A new path in the Middle East: openness and trade

Six years later, 4,000 American service members are dead and more than 100,000 remain in Iraq and will likely stay there until 2011. Additionally, in the six years since the invasion, the West has witnessed the rise of an increasingly belligerent and aggressive Iran.

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How did the world get from the vice president’s predictions to where it is today?

In his new book, Forces of Fortune: The Rise of the New Muslim Middle Class and What It Will Mean for Our World, Vali Nasr, a senior fellow at the Council on Foreign Relations, argues that a fundamental miscalculation by the George W. Bush administration on the consequences of America’s actions in Iraq and a failure to engage the middle class in Middle Eastern countries are two key reasons for the current situation in the region.

In the wake of the Sept. 11 attacks, Bush administration officials, lead by Cold War-era veterans Cheney and Defense Secretary Donald Rumsfeld, sought to change the political landscape of the Middle East though intervention. The administration believed that if Saddam Hussein were toppled, the new freedoms experienced by Iraqi citizens would ignite a push for reform in Iran.
In his book, Nasr claims that the engine for liberalization and democracy in the Middle East is not war or sanctions, but trade. 

“The West has become too enamored of the notion that democracy will flower spontaneously once there are free and fair elections. This discounts the vital importance of fundamental changes in society, law, and the relations between states and their citizens that are necessary for democracy to succeed. Western history clearly shows that those fundamental changes followed on the evolution of commerce,” Nasr writes.

Nasr gives two examples of countries in the Middle East, Dubai and Turkey, that have embraced trade and commerce.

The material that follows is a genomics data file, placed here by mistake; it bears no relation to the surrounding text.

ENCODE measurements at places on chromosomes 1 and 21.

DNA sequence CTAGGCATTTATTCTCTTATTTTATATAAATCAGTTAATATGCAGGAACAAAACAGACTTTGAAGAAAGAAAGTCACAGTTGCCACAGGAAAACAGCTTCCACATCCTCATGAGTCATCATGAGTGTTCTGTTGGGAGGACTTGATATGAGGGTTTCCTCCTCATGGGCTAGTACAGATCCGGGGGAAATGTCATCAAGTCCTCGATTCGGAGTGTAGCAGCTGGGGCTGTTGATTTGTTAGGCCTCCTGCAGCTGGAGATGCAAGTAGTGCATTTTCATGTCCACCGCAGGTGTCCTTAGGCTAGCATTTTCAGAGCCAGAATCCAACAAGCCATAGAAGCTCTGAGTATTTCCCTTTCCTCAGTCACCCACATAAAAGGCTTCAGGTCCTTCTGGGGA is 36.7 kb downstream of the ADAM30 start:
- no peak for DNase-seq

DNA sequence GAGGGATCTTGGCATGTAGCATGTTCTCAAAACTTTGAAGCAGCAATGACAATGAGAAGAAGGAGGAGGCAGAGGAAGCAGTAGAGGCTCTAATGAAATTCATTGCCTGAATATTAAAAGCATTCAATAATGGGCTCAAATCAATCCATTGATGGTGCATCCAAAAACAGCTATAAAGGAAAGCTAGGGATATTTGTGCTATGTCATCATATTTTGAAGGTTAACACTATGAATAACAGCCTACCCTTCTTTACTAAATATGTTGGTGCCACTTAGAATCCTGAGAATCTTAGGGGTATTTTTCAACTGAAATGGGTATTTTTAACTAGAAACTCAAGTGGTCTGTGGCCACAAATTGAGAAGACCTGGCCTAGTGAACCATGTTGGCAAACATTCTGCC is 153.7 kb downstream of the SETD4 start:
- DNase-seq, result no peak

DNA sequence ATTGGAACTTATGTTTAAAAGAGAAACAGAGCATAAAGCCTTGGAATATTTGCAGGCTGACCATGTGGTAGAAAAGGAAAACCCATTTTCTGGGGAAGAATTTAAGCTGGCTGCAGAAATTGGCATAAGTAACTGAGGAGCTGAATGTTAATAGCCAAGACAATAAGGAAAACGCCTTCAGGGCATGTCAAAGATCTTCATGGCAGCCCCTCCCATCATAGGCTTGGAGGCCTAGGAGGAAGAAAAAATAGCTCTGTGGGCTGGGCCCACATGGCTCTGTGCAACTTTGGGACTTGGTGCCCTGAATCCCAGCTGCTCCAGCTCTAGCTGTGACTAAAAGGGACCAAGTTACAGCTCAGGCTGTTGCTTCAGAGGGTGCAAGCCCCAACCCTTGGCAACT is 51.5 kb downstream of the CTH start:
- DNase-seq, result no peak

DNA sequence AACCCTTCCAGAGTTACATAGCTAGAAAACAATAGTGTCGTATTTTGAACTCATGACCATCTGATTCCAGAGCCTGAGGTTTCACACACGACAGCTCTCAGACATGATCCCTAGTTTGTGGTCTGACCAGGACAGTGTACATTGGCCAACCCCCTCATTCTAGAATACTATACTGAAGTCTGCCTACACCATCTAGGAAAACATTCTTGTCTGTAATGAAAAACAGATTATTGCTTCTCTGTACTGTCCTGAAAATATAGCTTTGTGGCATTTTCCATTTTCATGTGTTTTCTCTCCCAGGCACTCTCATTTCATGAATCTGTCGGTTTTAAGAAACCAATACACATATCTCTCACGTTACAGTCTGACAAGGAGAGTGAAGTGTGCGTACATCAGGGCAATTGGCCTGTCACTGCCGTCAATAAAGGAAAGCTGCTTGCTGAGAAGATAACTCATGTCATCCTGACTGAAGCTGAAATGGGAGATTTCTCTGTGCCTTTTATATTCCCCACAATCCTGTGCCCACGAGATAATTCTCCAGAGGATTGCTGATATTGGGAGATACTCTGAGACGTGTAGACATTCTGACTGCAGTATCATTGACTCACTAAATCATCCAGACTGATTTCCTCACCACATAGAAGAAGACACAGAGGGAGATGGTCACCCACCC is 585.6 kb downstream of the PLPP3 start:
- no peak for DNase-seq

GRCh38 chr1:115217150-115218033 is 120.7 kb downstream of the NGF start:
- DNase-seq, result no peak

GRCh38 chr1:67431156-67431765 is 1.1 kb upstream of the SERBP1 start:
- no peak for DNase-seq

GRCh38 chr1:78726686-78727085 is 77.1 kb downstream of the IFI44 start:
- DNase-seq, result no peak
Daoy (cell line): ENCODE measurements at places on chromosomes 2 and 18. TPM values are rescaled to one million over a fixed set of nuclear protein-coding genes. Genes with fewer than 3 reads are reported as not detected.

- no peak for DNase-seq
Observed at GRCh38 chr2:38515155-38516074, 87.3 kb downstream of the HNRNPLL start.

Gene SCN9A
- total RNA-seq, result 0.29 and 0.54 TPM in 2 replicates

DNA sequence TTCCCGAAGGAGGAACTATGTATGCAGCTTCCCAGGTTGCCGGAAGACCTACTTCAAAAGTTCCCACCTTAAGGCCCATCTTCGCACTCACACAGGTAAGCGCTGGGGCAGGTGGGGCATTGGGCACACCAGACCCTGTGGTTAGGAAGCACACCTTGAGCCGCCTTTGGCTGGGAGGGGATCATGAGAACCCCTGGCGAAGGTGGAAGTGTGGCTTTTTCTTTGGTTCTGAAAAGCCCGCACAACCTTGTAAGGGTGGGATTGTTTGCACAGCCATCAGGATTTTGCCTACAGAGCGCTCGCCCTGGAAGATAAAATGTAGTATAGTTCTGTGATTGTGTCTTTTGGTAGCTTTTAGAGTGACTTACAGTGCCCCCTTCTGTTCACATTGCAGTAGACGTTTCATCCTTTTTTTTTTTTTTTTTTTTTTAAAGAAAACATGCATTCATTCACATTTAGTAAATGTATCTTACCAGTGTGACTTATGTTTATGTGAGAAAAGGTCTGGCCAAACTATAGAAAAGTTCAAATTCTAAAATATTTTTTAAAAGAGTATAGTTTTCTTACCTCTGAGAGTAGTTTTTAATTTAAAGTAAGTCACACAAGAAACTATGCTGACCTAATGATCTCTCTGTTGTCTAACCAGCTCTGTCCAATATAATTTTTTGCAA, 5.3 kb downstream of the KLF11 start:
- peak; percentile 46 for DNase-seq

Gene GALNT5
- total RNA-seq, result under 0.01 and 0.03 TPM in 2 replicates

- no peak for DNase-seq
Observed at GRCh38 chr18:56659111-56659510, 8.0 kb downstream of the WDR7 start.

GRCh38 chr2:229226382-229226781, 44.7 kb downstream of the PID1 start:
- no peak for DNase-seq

Dubai, a small emirate on the Persian Gulf, has become one of the most influential cities for business in the world. But Dubai was not always this way. Fifty years ago, it was a backwater of Bedouin tents and camel caravans. Then, in 1959, the emir Sheikh Rashid al-Martoum began a program of creating laws that would cater to businesses.

Turkey is a similar case. The nation embraced secular reforms and enacted business-friendly practices, and between 2002 and 2007, the nation’s GDP nearly tripled. Turkey’s ruling AKP party is led by devout Muslims, but accepts secularism and firmly supports modernization, Nasr notes.
Nasr forcefully argues that trade and commerce can be forces for change, and claims the U.S. should support the middle class in Iran if it wants to bring about reform.

At the end of 2008, Iran was on the verge of the economic abyss. Official inflation in the country was 27 percent and one in every five people was unemployed (unofficial estimates put the number closer to two in five). Nasr argues that the protests in Iran this year following the elections were, in part, a response to the immense economic turmoil brought about under the rule of President Mahmoud Ahmadinejad.

While some in Washington are calling for sanctions against Iran for its secret nuclear facility near Qom, Nasr argues that sanctions disproportionately hurt the private sector and the social classes, which “are precisely the forces that must gain strength if Iran and the Middle East are ever to have a hope of becoming capitalist and liberal-democratic.”

“Sanctions, in other words, run the terrible risk of weakening the very forces upon which hopes for change — so vividly captured by the Green movement of summer 2009 — must depend,” Nasr writes.

At a time when U.S. policymakers are facing increasingly difficult decisions on how to deal with Iran, Nasr offers a lucid account, filled with supporting evidence, that passionately argues for engagement with Iran and other countries in the Middle East.

This book is a must-read for every member of Congress and anyone concerned with Middle East policy.

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